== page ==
Alternatively, you can add parasitic beneficial nematodes to your soil that will kill Japanese beetle grubs before they reach adulthood. Nematodes are basically microscopic worms that feed on specific organisms. The nematodes that are most effective against Japanese beetles are Steinernema glaseri and Heterorhabditis bacteriophora. To learn more about nematodes, check out my podcast episode with Dr. William Crowe.
Jill G. is confronting aphids in her garden. Aphids show up in early spring and, while the individuals are small — around an eighth of an inch — they start to establish large colonies on your plants.
Aphids cause damage by piercing the plants and sucking out the sap. Even though plants can tolerate a lot of this damage itself, the aphids are also vectors for plant diseases.
The two most common aphids you’ll see are the pear-shaped pink aphid called the potato aphid and the pear-shaped green aphid with a yellowish tint called the green peach aphid.
Aphid damage can appear to be a sign of disease on top of leaves. Before needlessly applying a disease control, check under the leaves for aphids or other bugs that have been causing piercing damage.
There are a lot of predators that will control the aphid population for you, most notably lady beetles. Lady beetle nymphs — they look like tiny red and black alligators — are actually more voracious eaters of aphids than adult lady beetles.
A few other predators include Syrphid fly (hoverfly) larvae, damsel bugs and tiny wasps. You can intervene yourself with a sharp blast of water to knock aphids off your plants. To them, it’s like a blast of water from a fire hydrant. Insecticidal soap is another organic control, but it is nonselective, or broad-spectrum, and will kill beneficial soft-bodied insects that come in contact with it by desiccating them.
Cucumber beetles have taken up residence in the garden of Whitney H. this season, and the population is just exploding despite her chickens helping her efforts to keep them in check.
The two most common cucumber beetle species are the striped cucumber beetle and the spotted cucumber beetle, with the former being the most problematic. The adult striped cucumber beetle is about a quarter to three-eighths of an inch long, and yellow with three black stripes down its back and a black head and antennas. The spotted cucumber beetle is similar but with 12 black spots on its wing covers.
Both species can be found on cucurbits — hence the name cucumber beetle. But that includes squash and melons also.
Both cause damage to foliage and fruit, but the striped cucumber beetle is of more concern because it carries the bacterial wilt pathogen which affects the plant’s vascular system — basically the plumbing. Cantaloupe and muskmelons are the most severely affected by bacterial wilt.
Once the plant is infected, it’s done. The wilt will spread rapidly over a couple of days. A white ooze like Elmer’s glue in the stems is a sign of wilt. You’ll want to remove that plant before beetles can pick up the bacterium and spread it to other plants.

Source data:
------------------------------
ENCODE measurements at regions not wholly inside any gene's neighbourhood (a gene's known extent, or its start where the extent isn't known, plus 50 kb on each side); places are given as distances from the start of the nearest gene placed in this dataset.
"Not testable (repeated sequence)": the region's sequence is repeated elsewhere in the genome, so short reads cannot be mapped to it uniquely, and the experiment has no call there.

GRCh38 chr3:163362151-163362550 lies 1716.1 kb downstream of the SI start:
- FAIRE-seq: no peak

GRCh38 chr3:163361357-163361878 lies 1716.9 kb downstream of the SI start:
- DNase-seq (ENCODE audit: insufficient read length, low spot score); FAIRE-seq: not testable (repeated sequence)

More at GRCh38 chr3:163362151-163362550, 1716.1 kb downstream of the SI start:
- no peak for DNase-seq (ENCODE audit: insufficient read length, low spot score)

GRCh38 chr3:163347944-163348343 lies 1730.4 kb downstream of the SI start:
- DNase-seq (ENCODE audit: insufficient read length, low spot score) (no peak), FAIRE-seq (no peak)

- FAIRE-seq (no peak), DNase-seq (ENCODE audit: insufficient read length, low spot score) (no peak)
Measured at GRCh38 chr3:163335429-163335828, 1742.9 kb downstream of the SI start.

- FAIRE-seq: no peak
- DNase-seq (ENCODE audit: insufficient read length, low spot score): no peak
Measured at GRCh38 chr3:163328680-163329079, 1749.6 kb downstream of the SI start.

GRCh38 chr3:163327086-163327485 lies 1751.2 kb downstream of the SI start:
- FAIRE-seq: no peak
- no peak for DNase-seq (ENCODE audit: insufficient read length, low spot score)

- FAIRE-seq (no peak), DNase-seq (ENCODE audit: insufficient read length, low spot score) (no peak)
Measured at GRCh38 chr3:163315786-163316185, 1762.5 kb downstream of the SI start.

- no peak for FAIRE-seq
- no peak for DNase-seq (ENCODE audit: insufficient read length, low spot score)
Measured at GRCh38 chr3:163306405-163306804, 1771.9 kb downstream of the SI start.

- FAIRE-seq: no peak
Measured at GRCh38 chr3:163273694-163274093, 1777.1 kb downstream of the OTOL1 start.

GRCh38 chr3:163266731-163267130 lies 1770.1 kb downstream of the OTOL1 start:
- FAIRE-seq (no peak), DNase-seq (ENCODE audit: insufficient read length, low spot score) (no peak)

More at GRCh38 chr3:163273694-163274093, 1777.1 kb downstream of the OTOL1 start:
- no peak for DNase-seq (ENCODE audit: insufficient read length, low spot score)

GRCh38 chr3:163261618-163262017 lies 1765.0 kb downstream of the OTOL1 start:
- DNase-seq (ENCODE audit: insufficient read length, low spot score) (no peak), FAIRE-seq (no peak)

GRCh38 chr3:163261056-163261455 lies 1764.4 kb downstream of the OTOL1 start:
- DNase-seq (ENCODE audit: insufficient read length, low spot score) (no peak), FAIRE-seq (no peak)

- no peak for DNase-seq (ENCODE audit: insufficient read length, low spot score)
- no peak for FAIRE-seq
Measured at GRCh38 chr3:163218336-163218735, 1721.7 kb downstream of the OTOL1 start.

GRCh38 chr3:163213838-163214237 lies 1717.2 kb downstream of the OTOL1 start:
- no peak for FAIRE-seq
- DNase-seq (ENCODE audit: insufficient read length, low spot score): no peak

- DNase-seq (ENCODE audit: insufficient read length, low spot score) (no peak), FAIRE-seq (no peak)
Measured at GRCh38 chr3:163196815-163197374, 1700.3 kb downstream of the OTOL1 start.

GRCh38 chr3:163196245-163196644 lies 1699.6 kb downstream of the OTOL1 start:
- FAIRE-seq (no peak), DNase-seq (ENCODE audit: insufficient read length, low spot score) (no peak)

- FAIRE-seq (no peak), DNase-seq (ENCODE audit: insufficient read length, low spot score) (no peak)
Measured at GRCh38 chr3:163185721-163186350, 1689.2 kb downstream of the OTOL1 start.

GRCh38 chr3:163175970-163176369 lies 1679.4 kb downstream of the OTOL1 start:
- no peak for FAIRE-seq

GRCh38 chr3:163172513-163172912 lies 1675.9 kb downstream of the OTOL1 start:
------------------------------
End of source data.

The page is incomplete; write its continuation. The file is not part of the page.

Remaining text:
To control these beetles, remove the leaf litter from your garden where they lay their eggs, and put down mulch. Also, remove weeds that are often host plants for plant diseases. A physical barrier over your plants, such as row cover or tulle (bridal veil), will keep beetles from landing on your cucurbits. However, you will need to hand-pollinate because pollinators cannot reach your plants when you’re using row cover. You can resort to neem oil as a control, but neem oil, much like insecticidal soap, is not selective.
Use discretion when you see insects in your garden: 97% are beneficial or neutral, and the 3% that do qualify as pests rarely, if ever, justify broad-spectrum lethal controls.
Managing Plant Diseases
Many listeners have reported that plant diseases are especially bad in 2020, including some they have never seen before. This is because of the “disease triangle,” the three components that are necessary for a disease to present itself. These are the pathogen, the host plant and the right environmental conditions. When all three are present simultaneously, you will get a diseased plant. And the more favorable the environmental conditions are for a disease, the more severe it will be.
So what’s different this year? I believe it’s that environmental conditions were ripe for disease. Still, you can minimize the spread of disease by adopting sanitary practices in your garden, such as cleaning your pruning tools with alcohol between cuts and removing diseased plants and plant parts from the garden completely and disposing of them properly — not in the compost pile. By watering plants at ground level rather than on the foliage, you can avoid creating a wet or humid environment where many plant diseases thrive.
When removing diseased foliage from a plant (a key sanitation practice), you may feel that there’s hardly any plant left. However, plants can still produce even when they have lost a significant amount of foliage. Tomato plants are a classic example of this.